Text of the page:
Isotopes want specialty license plate

ALBUQUERQUE, N.M. (KRQE) — To say the Albuquerque Isotopes are beloved is an understatement.

Fans file in all season long to support the Triple-A ball club and the support continues outside the ballpark too with record merchandise sales.    

"The Isotopes are one of the most successful business franchises in the city, despite the recession they get record crowds and they're a symbol of New Mexico," said Representative Antonio 'Moe' Maestas.

A symbol Representative Maestas and Isotopes management would like to see on a new specialty license plate.

"I have a feeling this will be one of the more popular plates," Maestas said.

In a bill introduced by the Albuquerque Democrat the specialty plate would cost fans an extra $35 but unlike other specialty plates Maestas said the state would not have to pay for this one.

"It doesn't cost the taxpayers a dime and the additional dollars that the Isotopes fans pay goes to high school sports," Maestas said.

The bill appropriates $10 to go to the MVD to cover the cost of making the plates.

The other $25 is appropriated to the public education department to go toward middle school and high school athletics.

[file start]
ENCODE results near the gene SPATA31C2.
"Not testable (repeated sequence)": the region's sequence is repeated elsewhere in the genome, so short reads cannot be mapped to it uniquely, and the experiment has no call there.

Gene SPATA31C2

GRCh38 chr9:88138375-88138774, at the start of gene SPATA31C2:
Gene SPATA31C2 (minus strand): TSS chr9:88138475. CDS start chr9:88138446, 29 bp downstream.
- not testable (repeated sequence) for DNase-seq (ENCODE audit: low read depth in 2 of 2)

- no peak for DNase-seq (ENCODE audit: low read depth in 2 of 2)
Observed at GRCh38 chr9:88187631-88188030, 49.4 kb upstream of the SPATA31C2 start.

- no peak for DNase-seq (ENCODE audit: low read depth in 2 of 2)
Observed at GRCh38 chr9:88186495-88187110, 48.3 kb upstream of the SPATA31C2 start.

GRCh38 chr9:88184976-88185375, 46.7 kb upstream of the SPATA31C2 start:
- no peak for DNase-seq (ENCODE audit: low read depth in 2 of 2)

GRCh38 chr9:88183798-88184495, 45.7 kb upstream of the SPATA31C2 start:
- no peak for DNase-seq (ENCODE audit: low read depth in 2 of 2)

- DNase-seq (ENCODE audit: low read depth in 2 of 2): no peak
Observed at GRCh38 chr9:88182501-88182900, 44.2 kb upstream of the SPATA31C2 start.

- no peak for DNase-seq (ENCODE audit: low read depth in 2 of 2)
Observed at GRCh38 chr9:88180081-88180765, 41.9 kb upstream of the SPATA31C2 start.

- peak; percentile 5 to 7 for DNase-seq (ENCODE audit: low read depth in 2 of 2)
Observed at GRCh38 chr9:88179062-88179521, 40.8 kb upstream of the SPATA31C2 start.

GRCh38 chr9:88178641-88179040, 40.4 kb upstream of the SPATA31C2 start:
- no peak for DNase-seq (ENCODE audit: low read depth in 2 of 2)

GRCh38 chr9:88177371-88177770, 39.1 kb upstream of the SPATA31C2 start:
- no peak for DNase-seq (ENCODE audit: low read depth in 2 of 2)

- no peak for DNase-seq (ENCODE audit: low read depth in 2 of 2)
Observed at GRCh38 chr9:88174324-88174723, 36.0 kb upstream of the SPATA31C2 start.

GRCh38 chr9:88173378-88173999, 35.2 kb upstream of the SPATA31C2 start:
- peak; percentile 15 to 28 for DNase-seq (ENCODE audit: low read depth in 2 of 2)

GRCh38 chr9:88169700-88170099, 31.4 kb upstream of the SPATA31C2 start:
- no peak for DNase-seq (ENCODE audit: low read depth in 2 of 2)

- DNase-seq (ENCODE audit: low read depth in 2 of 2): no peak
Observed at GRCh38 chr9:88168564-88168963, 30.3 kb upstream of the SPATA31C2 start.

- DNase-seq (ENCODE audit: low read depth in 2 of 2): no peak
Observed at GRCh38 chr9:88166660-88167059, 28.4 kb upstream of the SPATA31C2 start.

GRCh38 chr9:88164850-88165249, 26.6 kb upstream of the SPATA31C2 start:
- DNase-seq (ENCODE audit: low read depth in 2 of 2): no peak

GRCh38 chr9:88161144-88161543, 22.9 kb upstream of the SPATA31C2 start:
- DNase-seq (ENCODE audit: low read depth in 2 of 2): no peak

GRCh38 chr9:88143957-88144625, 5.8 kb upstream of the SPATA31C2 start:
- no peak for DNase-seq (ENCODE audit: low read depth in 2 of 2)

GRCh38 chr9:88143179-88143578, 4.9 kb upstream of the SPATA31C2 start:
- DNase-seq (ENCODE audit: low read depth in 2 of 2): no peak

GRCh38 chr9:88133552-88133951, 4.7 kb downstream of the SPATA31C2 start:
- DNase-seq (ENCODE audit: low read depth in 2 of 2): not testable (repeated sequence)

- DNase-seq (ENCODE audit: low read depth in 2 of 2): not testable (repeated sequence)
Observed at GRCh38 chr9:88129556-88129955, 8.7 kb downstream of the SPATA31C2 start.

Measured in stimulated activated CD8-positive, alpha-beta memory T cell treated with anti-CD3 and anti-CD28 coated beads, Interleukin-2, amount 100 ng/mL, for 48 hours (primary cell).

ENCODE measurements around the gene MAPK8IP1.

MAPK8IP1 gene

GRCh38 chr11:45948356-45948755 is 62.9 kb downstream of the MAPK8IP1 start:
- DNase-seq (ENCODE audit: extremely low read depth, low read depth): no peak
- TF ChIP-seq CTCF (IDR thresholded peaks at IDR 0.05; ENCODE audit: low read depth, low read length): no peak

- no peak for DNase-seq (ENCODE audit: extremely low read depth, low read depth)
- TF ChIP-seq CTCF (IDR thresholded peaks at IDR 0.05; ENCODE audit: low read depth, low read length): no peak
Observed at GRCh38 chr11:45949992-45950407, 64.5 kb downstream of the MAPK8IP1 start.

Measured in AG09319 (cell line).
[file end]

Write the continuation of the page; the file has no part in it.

The Representative was not sure how much money the plates could make but said if it raises $100,00 for sports it’s a good thing.

As for what the Isotopes specialty plate would look like, an Isotopes spokeswoman would not say.

Maestas does not know what the plate will like but he had some ideas.

"I would imagine yellow and red with the Isotopes symbol in the corner but I don't think that's been determined yet until the bill's passed," said Maestas. 

The bill was just introduced, it is in committe but Maestas belives it should pass.

The Isotopes spokeswoman told KRQE News 13 they did not want to comment on the bill at this point saying they did not want to get ahead of themselves.

Copyright 2014 KRQE TV. All rights reserved. This material may not be published, broadcast, rewritten or redistributed.


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New Mexico (change)

New Mexico is located in the southwestern region of the U.S. Inhabited by Native American populations for many centuries, New Mexico has also been part of Imperial Spain, part of Mexico, and a U.S. territory.
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